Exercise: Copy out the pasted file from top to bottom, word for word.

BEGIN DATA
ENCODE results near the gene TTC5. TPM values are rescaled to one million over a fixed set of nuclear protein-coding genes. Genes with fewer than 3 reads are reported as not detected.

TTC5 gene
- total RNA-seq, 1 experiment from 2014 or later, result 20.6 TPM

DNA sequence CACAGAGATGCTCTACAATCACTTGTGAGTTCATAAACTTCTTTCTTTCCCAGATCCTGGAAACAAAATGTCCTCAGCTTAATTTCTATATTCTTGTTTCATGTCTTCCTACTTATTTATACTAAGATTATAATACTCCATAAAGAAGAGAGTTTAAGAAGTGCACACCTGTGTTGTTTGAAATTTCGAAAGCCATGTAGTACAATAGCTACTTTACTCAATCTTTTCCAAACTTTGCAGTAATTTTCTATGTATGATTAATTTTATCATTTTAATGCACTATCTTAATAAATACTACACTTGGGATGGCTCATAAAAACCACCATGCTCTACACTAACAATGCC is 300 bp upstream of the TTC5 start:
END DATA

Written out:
ENCODE results near the gene TTC5. TPM values are rescaled to one million over a fixed set of nuclear protein-coding genes. Genes with fewer than 3 reads are reported as not detected.

TTC5 gene
- total RNA-seq, 1 experiment from 2014 or later, result 20.6 TPM

DNA sequence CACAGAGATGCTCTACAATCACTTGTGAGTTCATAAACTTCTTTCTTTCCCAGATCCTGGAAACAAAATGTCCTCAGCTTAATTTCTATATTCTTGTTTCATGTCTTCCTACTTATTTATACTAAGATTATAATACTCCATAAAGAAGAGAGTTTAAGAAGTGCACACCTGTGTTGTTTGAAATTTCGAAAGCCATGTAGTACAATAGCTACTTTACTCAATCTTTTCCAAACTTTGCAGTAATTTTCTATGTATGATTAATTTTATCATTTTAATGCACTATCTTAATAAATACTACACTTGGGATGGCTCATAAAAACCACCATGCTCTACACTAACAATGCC is 300 bp upstream of the TTC5 start: